Presentation Title

It’s not a Herring, it is a Candlefish: Herring, Salmon Trolling and the life history of a S’Klallam Fisherman

Session Title

Ecological and cultural context of Pacific herring in the Salish Sea

Conference Track

Species and Food Webs

Conference Name

Salish Sea Ecosystem Conference (2016 : Vancouver, B.C.)

Contributing Repository

Digital content made available by University Archives, Heritage Resources, Western Libraries, Western Washington University.

Type of Presentation

Oral

Abstract

Port Gamble Bay in Washington State is the location of the eastern most historic S’Klallam settlement, nəxʷq̕iyt. The bay has historically been second largest spawning habitat for herring in the Puget Sound area of the Salish Sea. Herring constitute a pivotal, multi-dimensional, under-examined role in S’Klallam subsistence and marine fishing patterns though time. Archeological work on Point Julia on the shore of Port Gamble Bay has revealed the presence of herring remains dating to approximately 800 B.P. In addition to their role as a seasonally harvested food herring also served a critical role in S’Klallam salmon trolling. Knowledge of herring was historically and remains a critical dimension of S’Klallam salmon trolling practices. Between 1907 and 1915 Washington state law barred and disrupted the use of S’Klallam terminal salmon harvest practices resulting in the expansion of S’Klallam salmon trolling. Throughout this period Port Gamble S’Klallam fishers continued to manufacture their trolling equipment and gained reputations as highly skillful and intuitive trollers. During the 20th century the Port Gamble S’Klallam fisherman Russell Fulton was recognized as one of the mostly highly skilled and knowledgeable S’Klallam fisherman. Russell was a critical conduit for the transmission of traditional knowledge about herring, salmon and trolling between nineteenth century fishermen and living S’Klallam treaty-right fishermen. The fishing life history of Russell Fulton provides an ethnography of continuity and changes in S’Klallam fishing illuminating the transmission of fishing practices and knowledge from the mid-nineteenth century through the Boldt Decision and the development of the S’Klallam treaty commercial fishing fleet. Russell Fulton’s fishing life history provides an exceptional insight into S’Klallam fishing and the production and transmission of S’Klallam herring knowledge.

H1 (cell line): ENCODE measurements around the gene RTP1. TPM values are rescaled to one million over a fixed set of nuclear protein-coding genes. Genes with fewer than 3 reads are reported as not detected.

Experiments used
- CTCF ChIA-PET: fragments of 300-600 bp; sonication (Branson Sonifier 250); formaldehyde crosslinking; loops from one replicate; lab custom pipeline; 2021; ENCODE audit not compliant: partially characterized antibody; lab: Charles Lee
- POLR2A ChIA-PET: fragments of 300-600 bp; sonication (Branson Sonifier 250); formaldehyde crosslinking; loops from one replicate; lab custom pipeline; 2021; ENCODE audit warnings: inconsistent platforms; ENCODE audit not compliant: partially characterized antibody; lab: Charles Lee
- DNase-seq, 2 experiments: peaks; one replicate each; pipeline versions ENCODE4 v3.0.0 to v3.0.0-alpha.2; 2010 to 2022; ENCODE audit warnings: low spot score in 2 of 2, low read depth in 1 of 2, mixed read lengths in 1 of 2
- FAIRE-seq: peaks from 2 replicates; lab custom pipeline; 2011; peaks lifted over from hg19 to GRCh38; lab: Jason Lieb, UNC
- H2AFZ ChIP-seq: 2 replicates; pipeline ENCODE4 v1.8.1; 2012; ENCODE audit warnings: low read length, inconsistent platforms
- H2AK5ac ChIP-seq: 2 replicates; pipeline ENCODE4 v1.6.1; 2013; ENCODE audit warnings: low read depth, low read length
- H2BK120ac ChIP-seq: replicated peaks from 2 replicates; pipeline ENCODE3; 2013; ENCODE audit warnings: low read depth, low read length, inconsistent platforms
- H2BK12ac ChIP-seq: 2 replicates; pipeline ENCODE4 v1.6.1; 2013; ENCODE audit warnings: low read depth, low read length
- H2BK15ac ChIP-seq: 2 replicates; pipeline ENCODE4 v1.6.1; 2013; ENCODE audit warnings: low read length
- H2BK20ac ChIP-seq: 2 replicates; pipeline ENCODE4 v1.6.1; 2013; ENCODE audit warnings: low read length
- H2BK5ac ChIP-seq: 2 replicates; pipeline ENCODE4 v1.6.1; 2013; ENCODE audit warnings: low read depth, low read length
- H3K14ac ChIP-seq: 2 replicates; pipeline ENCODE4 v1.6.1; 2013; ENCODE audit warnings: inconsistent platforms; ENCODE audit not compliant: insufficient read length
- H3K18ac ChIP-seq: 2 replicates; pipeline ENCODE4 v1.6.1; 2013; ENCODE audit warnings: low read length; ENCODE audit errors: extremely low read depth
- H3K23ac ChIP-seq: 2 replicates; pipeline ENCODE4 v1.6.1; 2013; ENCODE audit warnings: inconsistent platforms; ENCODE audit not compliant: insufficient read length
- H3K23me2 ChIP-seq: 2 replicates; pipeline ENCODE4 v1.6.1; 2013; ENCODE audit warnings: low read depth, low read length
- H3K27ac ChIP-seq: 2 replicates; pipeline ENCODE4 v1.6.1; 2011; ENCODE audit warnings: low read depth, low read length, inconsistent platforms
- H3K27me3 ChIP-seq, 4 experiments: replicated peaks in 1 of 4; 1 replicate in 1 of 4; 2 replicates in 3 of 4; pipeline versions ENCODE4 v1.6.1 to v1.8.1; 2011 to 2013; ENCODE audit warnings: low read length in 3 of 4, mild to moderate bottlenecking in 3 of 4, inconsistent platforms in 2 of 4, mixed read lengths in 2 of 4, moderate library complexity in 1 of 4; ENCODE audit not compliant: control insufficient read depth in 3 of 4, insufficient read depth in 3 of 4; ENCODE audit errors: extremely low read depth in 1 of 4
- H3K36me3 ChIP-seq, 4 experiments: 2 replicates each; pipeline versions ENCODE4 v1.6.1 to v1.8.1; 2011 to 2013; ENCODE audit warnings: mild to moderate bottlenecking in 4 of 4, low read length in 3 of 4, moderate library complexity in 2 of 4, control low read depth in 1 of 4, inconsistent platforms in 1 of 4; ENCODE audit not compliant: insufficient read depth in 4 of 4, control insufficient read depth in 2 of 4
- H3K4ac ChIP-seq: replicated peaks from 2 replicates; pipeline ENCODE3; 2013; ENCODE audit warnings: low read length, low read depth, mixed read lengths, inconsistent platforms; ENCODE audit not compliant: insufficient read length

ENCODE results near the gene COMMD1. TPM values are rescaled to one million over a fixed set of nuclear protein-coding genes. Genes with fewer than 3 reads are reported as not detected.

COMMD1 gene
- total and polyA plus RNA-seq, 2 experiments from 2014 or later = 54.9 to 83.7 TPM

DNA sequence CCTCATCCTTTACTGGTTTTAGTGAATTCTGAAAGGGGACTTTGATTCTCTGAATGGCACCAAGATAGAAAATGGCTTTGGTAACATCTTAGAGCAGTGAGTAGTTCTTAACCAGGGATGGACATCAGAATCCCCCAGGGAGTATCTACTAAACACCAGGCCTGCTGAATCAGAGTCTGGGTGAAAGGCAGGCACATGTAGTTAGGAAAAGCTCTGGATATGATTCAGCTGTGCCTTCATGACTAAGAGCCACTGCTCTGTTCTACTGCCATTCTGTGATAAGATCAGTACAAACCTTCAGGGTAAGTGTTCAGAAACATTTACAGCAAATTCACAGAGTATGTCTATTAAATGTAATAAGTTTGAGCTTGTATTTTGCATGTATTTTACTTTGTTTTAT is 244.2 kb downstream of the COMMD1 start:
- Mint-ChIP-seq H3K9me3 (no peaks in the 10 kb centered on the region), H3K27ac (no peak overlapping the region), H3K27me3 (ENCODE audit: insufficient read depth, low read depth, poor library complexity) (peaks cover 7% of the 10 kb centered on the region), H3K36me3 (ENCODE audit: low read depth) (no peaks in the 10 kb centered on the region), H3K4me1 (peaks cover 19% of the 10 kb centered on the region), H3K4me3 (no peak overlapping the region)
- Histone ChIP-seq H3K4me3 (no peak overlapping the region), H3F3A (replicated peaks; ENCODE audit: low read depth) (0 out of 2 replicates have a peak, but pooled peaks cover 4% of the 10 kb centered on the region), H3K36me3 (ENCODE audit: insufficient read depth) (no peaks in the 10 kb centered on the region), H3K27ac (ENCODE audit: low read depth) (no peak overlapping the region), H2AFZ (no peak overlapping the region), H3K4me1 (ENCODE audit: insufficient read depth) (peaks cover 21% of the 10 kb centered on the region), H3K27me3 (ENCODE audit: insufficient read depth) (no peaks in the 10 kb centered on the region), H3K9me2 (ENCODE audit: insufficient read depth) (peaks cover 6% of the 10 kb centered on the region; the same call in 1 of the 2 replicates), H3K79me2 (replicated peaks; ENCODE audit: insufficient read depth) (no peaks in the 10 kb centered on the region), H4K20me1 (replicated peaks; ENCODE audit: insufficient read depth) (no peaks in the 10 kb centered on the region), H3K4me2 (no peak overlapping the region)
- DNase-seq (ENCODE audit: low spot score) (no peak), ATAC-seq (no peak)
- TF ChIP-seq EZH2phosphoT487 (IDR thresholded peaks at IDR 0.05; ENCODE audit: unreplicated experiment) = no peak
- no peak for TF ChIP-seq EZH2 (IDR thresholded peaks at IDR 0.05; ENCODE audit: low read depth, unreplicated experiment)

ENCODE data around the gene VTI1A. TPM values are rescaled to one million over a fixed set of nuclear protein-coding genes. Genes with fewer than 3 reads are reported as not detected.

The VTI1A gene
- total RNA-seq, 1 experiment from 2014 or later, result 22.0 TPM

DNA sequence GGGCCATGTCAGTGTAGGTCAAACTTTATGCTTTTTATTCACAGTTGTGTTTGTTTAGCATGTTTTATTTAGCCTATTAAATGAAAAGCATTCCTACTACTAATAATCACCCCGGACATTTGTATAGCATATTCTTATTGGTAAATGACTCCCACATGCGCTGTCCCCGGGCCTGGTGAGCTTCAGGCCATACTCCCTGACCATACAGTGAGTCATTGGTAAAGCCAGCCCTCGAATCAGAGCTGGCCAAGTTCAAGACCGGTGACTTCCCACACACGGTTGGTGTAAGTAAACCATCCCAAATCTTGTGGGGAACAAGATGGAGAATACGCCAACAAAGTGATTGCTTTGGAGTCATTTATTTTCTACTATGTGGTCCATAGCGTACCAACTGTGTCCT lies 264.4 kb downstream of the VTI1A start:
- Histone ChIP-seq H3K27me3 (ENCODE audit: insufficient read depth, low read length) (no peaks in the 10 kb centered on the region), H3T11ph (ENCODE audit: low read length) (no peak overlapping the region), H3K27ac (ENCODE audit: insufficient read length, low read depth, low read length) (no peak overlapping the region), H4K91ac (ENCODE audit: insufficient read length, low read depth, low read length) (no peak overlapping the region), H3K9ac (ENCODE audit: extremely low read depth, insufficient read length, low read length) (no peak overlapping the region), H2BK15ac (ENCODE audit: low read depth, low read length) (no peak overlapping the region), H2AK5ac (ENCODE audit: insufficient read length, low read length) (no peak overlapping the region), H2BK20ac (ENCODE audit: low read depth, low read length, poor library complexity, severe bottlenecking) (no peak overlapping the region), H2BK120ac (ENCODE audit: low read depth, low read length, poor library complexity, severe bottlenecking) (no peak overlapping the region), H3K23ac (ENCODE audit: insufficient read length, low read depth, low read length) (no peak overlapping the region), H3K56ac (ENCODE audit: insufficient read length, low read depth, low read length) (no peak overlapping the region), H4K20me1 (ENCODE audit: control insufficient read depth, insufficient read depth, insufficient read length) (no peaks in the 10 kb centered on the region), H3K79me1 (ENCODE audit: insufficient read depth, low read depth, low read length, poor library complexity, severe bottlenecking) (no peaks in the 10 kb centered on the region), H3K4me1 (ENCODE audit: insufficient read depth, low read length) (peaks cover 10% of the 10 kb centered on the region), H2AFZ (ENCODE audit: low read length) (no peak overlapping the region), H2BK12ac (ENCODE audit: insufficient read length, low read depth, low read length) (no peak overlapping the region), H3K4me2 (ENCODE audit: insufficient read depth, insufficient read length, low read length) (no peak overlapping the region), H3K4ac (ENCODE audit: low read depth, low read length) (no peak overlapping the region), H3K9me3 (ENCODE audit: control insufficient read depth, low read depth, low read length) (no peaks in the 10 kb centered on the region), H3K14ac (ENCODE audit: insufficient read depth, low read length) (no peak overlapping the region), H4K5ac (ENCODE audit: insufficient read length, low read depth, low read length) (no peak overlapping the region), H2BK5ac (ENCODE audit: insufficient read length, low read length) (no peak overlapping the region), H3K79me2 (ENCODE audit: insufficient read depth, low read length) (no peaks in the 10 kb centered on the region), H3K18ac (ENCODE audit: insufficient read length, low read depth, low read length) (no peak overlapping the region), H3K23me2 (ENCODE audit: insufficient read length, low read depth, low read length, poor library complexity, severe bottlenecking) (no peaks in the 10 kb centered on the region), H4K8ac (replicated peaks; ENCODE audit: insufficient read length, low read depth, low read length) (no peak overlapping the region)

Key Words: S’Klallam, Herring, Salmon, Fishing, Trolling, Treaty-Rights, Knowledge, Anthropology, Subsistence, Archeology

Rights

This resource is displayed for educational purposes only and may be subject to U.S. and international copyright laws. For more information about rights or obtaining copies of this resource, please contact University Archives, Heritage Resources, Western Libraries, Western Washington University, Bellingham, WA 98225-9103, USA (360-650-7534; heritage.resources@wwu.edu) and refer to the collection name and identifier. Any materials cited must be attributed to the Salish Sea Ecosystem Conference Records, University Archives, Heritage Resources, Western Libraries, Western Washington University.

Language

English

Format

application/pdf

Type

Text

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It’s not a Herring, it is a Candlefish: Herring, Salmon Trolling and the life history of a S’Klallam Fisherman

2016SSEC

Port Gamble Bay in Washington State is the location of the eastern most historic S’Klallam settlement, nəxʷq̕iyt. The bay has historically been second largest spawning habitat for herring in the Puget Sound area of the Salish Sea. Herring constitute a pivotal, multi-dimensional, under-examined role in S’Klallam subsistence and marine fishing patterns though time. Archeological work on Point Julia on the shore of Port Gamble Bay has revealed the presence of herring remains dating to approximately 800 B.P. In addition to their role as a seasonally harvested food herring also served a critical role in S’Klallam salmon trolling. Knowledge of herring was historically and remains a critical dimension of S’Klallam salmon trolling practices. Between 1907 and 1915 Washington state law barred and disrupted the use of S’Klallam terminal salmon harvest practices resulting in the expansion of S’Klallam salmon trolling. Throughout this period Port Gamble S’Klallam fishers continued to manufacture their trolling equipment and gained reputations as highly skillful and intuitive trollers. During the 20th century the Port Gamble S’Klallam fisherman Russell Fulton was recognized as one of the mostly highly skilled and knowledgeable S’Klallam fisherman. Russell was a critical conduit for the transmission of traditional knowledge about herring, salmon and trolling between nineteenth century fishermen and living S’Klallam treaty-right fishermen. The fishing life history of Russell Fulton provides an ethnography of continuity and changes in S’Klallam fishing illuminating the transmission of fishing practices and knowledge from the mid-nineteenth century through the Boldt Decision and the development of the S’Klallam treaty commercial fishing fleet. Russell Fulton’s fishing life history provides an exceptional insight into S’Klallam fishing and the production and transmission of S’Klallam herring knowledge.

Key Words: S’Klallam, Herring, Salmon, Fishing, Trolling, Treaty-Rights, Knowledge, Anthropology, Subsistence, Archeology